The Federal Reserve’s response to the crisis, which was prompt and forceful, included moving the policy interest rate to the effective lower bound, conducting large-scale purchases of Treasury securities and agency MBS, and implementing a number of emergency lending facilities to support the continued flow of credit to families, businesses, nonprofits, and state and local governments.

On the fiscal policy front, the CARES Act (Coronavirus Aid, Relief, and Economic Security Act) provided economic stimulus checks and enhanced unemployment benefits to individuals as well as eviction moratoriums for renters and a requirement that mortgage servicers grant borrowers up to 12 months of forbearance. All of these policy responses were crucial in easing the stresses in financial markets and helping us weather the period when much of the economy was shuttered.

An unfortunate consequence of the mortgage forbearance measure was the pressure it put on the funding needs of servicers, particularly mortgage companies, which are required to continue advancing payments on loans in forbearance. In April, Ginnie Mae alleviated these strains somewhat by announcing a program that provides servicers with financing for principal and interest advances, and which would not be considered a default by the servicer.4 Similarly, in April, the Federal Housing Finance Agency (FHFA) announced that servicers would be required to advance only four months of missed payments for GSE loans.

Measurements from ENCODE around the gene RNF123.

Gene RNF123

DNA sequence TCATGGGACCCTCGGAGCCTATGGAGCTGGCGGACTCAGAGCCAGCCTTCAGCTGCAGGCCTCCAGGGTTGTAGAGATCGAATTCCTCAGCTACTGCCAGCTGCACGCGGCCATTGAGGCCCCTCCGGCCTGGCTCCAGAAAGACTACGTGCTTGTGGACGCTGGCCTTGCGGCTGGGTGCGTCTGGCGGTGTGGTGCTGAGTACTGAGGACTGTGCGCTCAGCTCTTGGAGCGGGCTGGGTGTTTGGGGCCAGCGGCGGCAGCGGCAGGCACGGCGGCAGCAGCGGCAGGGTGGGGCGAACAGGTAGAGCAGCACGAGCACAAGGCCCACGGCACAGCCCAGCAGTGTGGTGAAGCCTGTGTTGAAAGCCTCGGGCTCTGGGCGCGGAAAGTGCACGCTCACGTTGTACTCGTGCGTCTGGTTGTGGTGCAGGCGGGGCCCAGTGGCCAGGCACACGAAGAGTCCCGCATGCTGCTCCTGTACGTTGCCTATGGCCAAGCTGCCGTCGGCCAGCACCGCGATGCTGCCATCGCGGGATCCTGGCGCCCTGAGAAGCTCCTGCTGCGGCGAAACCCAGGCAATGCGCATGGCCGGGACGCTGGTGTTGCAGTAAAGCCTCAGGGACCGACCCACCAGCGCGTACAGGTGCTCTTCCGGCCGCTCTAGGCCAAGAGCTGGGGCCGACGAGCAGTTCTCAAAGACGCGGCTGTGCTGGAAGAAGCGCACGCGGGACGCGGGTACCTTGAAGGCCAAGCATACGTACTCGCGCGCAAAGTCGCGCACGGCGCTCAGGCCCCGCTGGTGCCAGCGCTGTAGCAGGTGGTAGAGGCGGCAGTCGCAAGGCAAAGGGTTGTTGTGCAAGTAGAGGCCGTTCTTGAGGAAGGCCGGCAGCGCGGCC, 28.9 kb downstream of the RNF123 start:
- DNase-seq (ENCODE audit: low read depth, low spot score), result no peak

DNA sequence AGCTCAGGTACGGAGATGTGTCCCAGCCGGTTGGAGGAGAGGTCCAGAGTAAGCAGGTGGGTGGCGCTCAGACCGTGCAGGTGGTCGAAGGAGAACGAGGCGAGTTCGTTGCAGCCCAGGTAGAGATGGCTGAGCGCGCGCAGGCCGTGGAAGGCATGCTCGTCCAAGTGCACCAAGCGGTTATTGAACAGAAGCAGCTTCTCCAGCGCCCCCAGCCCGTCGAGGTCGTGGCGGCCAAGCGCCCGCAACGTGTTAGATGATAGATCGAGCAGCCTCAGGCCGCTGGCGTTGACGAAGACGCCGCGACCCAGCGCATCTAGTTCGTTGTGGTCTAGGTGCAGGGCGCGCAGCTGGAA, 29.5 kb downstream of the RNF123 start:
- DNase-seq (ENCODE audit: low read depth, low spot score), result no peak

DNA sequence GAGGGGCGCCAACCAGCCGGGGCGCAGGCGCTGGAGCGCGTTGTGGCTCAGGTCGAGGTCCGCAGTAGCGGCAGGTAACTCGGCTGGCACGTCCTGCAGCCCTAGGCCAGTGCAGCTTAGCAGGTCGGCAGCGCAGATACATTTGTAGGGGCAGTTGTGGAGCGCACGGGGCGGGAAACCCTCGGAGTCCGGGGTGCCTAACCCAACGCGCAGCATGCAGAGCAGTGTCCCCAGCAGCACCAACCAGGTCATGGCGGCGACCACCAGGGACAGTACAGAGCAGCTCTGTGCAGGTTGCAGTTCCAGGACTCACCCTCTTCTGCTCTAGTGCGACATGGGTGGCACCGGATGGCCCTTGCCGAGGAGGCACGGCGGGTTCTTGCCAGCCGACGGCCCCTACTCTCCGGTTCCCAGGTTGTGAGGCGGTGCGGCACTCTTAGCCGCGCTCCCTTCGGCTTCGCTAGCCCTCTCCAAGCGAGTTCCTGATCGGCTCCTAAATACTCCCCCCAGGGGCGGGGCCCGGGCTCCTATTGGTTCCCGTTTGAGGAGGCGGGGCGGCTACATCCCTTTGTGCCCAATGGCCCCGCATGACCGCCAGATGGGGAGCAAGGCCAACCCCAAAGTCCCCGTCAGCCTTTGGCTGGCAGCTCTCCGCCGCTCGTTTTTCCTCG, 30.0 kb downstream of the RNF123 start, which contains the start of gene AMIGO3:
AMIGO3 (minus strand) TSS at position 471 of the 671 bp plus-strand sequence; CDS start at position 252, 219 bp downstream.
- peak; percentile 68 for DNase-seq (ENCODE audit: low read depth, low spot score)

Looking Back and Taking Stock
Although we continue to closely monitor the path of the virus and the public response to it, economic and financial conditions have improved much more than many had expected in the spring. It is a great relief that the most dire scenarios that seemed possible in the spring have not come to pass, which is largely due to supportive fiscal and monetary policy. In addition, the near-term stresses in financial markets have abated, providing support for the very strong recovery to date. The Federal Reserve’s interest rate actions and MBS purchases have contributed to exceptionally low mortgage rates, which have boosted housing demand and the associated mortgage originations for new home purchases. We are also seeing a surge in mortgage refinancing. As a result, mortgage companies have experienced an influx of cash and an increase in profitability, and they have not had difficulties financing the advance payments.

To date, mortgage delinquencies and the take-up on forbearance appear to be limited and well